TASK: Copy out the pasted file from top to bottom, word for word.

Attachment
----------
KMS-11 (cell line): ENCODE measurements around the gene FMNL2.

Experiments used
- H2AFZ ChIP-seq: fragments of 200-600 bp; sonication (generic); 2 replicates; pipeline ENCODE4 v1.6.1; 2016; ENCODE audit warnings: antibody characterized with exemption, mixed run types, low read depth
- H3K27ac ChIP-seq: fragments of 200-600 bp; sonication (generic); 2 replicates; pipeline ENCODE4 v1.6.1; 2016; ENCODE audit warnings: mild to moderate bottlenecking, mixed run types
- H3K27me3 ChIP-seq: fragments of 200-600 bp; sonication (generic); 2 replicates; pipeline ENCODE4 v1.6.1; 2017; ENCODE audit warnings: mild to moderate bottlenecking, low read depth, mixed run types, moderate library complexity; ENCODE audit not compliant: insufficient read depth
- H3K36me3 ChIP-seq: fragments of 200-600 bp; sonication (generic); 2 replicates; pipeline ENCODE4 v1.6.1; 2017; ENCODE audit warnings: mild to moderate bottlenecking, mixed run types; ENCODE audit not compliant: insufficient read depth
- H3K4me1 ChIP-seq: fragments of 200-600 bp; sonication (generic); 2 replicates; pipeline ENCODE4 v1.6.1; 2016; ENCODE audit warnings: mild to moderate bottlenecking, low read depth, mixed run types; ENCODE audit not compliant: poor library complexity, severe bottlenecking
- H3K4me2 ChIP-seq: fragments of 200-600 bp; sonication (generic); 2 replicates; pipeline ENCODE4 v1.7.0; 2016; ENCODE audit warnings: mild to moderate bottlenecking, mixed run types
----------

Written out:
KMS-11 (cell line): ENCODE measurements around the gene FMNL2.

Experiments used
- H2AFZ ChIP-seq: fragments of 200-600 bp; sonication (generic); 2 replicates; pipeline ENCODE4 v1.6.1; 2016; ENCODE audit warnings: antibody characterized with exemption, mixed run types, low read depth
- H3K27ac ChIP-seq: fragments of 200-600 bp; sonication (generic); 2 replicates; pipeline ENCODE4 v1.6.1; 2016; ENCODE audit warnings: mild to moderate bottlenecking, mixed run types
- H3K27me3 ChIP-seq: fragments of 200-600 bp; sonication (generic); 2 replicates; pipeline ENCODE4 v1.6.1; 2017; ENCODE audit warnings: mild to moderate bottlenecking, low read depth, mixed run types, moderate library complexity; ENCODE audit not compliant: insufficient read depth
- H3K36me3 ChIP-seq: fragments of 200-600 bp; sonication (generic); 2 replicates; pipeline ENCODE4 v1.6.1; 2017; ENCODE audit warnings: mild to moderate bottlenecking, mixed run types; ENCODE audit not compliant: insufficient read depth
- H3K4me1 ChIP-seq: fragments of 200-600 bp; sonication (generic); 2 replicates; pipeline ENCODE4 v1.6.1; 2016; ENCODE audit warnings: mild to moderate bottlenecking, low read depth, mixed run types; ENCODE audit not compliant: poor library complexity, severe bottlenecking
- H3K4me2 ChIP-seq: fragments of 200-600 bp; sonication (generic); 2 replicates; pipeline ENCODE4 v1.7.0; 2016; ENCODE audit warnings: mild to moderate bottlenecking, mixed run types